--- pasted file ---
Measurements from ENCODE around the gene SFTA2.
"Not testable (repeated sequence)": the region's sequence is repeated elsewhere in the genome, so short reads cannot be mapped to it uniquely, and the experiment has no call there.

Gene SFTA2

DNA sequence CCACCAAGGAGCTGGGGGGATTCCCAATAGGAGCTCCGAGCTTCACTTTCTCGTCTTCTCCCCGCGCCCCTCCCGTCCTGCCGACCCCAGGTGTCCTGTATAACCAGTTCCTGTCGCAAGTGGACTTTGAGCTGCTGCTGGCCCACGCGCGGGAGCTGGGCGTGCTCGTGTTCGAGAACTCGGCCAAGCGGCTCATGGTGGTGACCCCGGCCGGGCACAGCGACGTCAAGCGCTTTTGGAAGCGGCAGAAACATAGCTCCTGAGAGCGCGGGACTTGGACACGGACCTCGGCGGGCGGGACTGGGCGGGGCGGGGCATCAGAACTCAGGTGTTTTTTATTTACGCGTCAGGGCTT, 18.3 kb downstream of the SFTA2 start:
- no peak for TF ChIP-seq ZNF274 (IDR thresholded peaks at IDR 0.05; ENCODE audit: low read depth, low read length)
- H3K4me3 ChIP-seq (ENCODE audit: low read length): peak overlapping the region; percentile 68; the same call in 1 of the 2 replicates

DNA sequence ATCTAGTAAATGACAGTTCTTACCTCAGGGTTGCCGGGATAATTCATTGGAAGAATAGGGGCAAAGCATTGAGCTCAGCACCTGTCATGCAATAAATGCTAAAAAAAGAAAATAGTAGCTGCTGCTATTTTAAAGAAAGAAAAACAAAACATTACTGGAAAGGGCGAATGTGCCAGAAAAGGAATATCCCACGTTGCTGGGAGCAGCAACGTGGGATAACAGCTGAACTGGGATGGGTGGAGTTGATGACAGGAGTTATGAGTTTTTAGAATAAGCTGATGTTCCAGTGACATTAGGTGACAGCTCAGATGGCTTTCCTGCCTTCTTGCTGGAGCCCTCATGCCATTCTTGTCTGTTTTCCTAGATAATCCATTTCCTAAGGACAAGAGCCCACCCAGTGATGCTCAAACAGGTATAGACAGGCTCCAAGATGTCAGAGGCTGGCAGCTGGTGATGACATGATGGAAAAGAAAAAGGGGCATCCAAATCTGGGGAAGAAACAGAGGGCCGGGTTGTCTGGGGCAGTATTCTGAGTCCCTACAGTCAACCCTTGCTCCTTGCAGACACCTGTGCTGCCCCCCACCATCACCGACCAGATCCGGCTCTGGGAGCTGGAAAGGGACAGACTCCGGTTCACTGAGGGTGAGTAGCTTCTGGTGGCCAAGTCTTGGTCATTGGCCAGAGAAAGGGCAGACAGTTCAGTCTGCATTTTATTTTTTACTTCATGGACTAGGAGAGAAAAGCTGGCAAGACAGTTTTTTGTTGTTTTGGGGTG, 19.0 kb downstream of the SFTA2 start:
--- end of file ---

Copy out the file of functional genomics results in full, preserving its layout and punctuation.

Measurements from ENCODE around the gene SFTA2.
"Not testable (repeated sequence)": the region's sequence is repeated elsewhere in the genome, so short reads cannot be mapped to it uniquely, and the experiment has no call there.

Gene SFTA2

DNA sequence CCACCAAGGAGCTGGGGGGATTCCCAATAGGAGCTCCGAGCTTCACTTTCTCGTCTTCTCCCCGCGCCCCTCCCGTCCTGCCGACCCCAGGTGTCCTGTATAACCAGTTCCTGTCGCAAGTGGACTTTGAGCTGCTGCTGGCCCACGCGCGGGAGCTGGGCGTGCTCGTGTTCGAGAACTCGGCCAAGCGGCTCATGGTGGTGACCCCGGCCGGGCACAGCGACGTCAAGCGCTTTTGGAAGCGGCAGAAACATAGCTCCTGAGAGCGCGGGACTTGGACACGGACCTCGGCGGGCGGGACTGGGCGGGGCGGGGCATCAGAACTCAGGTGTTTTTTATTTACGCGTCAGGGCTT, 18.3 kb downstream of the SFTA2 start:
- no peak for TF ChIP-seq ZNF274 (IDR thresholded peaks at IDR 0.05; ENCODE audit: low read depth, low read length)
- H3K4me3 ChIP-seq (ENCODE audit: low read length): peak overlapping the region; percentile 68; the same call in 1 of the 2 replicates

DNA sequence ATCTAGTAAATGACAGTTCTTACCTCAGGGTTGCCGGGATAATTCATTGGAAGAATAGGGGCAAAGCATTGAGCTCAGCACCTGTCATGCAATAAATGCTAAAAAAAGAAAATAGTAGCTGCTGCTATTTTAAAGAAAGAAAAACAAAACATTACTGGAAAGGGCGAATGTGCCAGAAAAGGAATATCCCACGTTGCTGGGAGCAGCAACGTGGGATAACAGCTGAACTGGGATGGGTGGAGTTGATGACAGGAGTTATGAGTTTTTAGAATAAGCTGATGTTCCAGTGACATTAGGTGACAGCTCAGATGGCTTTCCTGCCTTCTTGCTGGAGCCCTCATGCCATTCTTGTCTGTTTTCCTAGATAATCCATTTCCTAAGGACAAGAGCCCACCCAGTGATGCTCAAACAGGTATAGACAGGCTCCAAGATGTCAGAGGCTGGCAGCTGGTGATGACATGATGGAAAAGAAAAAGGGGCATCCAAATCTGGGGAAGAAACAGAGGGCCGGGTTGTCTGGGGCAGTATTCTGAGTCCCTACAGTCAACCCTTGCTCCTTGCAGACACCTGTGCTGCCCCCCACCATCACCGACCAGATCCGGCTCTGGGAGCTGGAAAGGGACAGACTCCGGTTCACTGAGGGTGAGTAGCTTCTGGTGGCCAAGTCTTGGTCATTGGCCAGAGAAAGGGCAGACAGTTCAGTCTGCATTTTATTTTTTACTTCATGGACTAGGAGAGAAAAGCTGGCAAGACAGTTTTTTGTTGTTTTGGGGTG, 19.0 kb downstream of the SFTA2 start: